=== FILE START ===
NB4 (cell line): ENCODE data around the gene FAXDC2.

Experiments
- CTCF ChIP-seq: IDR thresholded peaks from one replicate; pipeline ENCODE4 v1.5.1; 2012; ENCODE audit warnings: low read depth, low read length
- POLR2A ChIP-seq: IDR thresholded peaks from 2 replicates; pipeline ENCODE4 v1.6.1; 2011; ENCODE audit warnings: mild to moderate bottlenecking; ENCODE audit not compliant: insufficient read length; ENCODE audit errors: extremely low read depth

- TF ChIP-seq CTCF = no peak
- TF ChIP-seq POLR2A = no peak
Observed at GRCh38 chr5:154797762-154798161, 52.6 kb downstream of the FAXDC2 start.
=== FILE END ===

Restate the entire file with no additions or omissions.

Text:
NB4 (cell line): ENCODE data around the gene FAXDC2.

Experiments
- CTCF ChIP-seq: IDR thresholded peaks from one replicate; pipeline ENCODE4 v1.5.1; 2012; ENCODE audit warnings: low read depth, low read length
- POLR2A ChIP-seq: IDR thresholded peaks from 2 replicates; pipeline ENCODE4 v1.6.1; 2011; ENCODE audit warnings: mild to moderate bottlenecking; ENCODE audit not compliant: insufficient read length; ENCODE audit errors: extremely low read depth

- TF ChIP-seq CTCF = no peak
- TF ChIP-seq POLR2A = no peak
Observed at GRCh38 chr5:154797762-154798161, 52.6 kb downstream of the FAXDC2 start.